Israeli Prime Minister Benjamin Netanyahu and Likud Knesset member Gideon Sa’ar’s short yet intense campaigns for the leadership of the Likud Party came to an end on Wednesday, and the party’s 116,048 registered members will now decide who will navigate the party through Israel’s March 2 election.

The party has set up 106 voting stations nationwide, which opened at 7 a.m. and will close at 11 p.m. The final results will be announced Friday morning. Internal polls have shown Netanyahu is likely to win, but Sa’ar is expected to prove a substantial rival.

The stormy weather has dampened hopes for high voter turnout and Likud officials in both camps have been sparing no effort to urge the party’s registered members to brave the wind and rain and cast their ballots in an internal election that many believe will determine the Likud’s standing going into the next general election.

The March 2 vote will be the country’s third general election in under 12 months, a first in Israeli history. The new election was called after neither Netanyahu nor challenger Blue and White leader Benny Gantz were able to form a government following the Sept. 17 vote.

Sa’ar is expected to draw at least 30 percent of the votes in the Likud leadership primary. Sources in his camp have said that anything under that number will be considered a failure. Should he secure 30-40 percent of the votes, his position in the party will be strengthened; anything over 40 percent will pose a serious challenge for Netanyahu.

According to Likud insiders, regardless of the results, the primaries have woken up the party’s weary constituency, something that will likely be reflected in the polls come March.

Appealing to voters in a special message in Israel Hayom, Netanyahu noted his national and international achievements on Israel’s behalf.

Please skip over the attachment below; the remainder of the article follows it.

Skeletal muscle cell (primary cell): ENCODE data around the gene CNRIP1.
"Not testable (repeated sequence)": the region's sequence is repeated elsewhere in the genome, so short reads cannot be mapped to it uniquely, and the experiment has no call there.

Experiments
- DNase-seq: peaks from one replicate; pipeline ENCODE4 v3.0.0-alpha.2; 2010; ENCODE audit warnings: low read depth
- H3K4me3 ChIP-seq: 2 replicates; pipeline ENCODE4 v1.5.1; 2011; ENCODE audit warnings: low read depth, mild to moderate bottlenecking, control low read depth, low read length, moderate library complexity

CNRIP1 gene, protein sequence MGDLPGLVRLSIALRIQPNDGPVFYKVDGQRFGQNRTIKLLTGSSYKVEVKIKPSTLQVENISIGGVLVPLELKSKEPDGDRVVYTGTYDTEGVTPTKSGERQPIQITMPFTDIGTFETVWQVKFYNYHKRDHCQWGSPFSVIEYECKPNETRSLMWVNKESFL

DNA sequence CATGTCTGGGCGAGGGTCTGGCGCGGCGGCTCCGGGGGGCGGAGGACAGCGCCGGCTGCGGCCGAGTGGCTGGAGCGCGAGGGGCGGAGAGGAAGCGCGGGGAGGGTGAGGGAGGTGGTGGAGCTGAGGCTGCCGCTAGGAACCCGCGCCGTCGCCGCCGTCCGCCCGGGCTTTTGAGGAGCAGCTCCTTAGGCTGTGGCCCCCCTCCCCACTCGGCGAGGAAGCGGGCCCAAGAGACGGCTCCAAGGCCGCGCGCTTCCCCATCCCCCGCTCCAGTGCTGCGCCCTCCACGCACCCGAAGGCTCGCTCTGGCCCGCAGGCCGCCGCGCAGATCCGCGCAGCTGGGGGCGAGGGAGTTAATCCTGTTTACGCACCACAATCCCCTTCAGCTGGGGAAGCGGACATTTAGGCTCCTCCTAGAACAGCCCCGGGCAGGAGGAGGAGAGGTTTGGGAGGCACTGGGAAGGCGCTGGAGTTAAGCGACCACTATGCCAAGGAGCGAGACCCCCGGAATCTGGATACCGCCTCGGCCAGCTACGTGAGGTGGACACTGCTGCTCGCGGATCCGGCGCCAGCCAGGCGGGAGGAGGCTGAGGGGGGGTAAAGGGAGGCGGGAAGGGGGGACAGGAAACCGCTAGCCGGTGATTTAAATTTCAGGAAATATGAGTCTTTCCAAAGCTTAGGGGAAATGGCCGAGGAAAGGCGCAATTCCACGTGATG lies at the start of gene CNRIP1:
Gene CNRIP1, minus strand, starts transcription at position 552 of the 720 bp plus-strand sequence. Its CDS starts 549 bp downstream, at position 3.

“Under my leadership, we have marked tremendous achievement for Israel. The economy is booming. Employment, GDP per capita, average wages, minimum wages, exports, tourism, investments—are all at an all-time high, while unemployment is at an all-time low.

“We brought American recognition of our sovereignty in the Golan, in Jerusalem as the capital of Israel, and the legality of Jewish settlement in Judea and Samaria. We have [made] Israel into a superpower. I am proud to have led the [country’s biggest] free economy, security buildup, and political boom of all time. I did it on your behalf, with great national pride.”

Netanyahu further said that his “fight against a nuclear Iran stopped it in every arena. Had it not been for these efforts, Iran would have had nuclear weapons years ago. We are preventing it from basing itself in Syria and we are bringing closer Arab states that are already openly talking about normalization and peace with Israel.

“I am proud that you have entrusted me with the privilege to secure all these great achievements and I ask you for the mandate to bring more great achievements our way.  I have dedicated my life to the Likud and now I ask for your confidence. Go vote despite the stormy weather. Vote for me, for you, for our movement and our country.”

Sa’ar, for his part, stressed that the Likud was in a crucial need of a leadership change.

“My brothers and sisters in the Likud—today’s primaries are fateful, for both the Likud and the state. There is a public majority that supports our way. But after losing the majority in the Knesset for the first time in a decade and failing to form a government twice, change is necessary. If we fail to change Likud’s leadership today, we run the very real risk of losing to our rival come the March 2 elections,” he wrote in a statement.

“The polls consistently prove that only I can bolster the right-wing bloc and form a strong Likud government. Only I can bring home voters who left us, and only I can bring in new voters. I am the only one who can unite the public, and that is something we need today, more than ever.”

The country’s political deadlock must end, he said.

“We have to free the country from the ongoing torture of endless election campaigns and finally address the challenges it faces and the issues on the public agenda: education, health, periphery, law reform and the Gaza problem.”

This article first appeared in Israel Hayom.

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